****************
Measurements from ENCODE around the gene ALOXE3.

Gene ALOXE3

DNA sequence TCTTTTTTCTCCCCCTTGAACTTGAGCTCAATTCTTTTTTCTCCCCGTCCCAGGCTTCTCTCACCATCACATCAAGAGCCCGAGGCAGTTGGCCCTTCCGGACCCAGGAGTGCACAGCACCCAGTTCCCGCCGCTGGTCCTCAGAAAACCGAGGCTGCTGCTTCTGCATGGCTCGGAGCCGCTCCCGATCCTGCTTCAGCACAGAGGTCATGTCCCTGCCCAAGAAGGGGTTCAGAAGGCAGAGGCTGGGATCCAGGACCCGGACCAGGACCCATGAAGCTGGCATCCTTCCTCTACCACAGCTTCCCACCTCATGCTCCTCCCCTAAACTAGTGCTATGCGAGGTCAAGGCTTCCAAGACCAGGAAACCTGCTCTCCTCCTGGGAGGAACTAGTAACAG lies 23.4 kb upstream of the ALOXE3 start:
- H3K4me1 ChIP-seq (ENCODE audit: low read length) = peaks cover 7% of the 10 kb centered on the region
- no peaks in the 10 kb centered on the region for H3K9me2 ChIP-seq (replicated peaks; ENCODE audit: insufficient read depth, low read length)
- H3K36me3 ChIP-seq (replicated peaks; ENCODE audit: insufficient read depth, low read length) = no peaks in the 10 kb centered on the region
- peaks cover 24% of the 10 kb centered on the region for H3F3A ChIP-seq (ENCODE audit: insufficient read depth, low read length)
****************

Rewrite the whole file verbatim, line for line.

Measurements from ENCODE around the gene ALOXE3.

Gene ALOXE3

DNA sequence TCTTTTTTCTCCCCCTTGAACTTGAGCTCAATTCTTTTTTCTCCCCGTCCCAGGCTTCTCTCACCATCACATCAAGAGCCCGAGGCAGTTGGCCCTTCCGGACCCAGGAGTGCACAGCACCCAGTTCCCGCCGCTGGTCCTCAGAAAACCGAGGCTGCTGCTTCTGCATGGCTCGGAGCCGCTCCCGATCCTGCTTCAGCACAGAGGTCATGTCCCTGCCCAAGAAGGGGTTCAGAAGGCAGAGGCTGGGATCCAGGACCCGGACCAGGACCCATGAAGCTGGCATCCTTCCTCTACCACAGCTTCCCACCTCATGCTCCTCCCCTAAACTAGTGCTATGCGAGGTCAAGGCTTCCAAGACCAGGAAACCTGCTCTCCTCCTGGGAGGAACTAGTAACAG lies 23.4 kb upstream of the ALOXE3 start:
- H3K4me1 ChIP-seq (ENCODE audit: low read length) = peaks cover 7% of the 10 kb centered on the region
- no peaks in the 10 kb centered on the region for H3K9me2 ChIP-seq (replicated peaks; ENCODE audit: insufficient read depth, low read length)
- H3K36me3 ChIP-seq (replicated peaks; ENCODE audit: insufficient read depth, low read length) = no peaks in the 10 kb centered on the region
- peaks cover 24% of the 10 kb centered on the region for H3F3A ChIP-seq (ENCODE audit: insufficient read depth, low read length)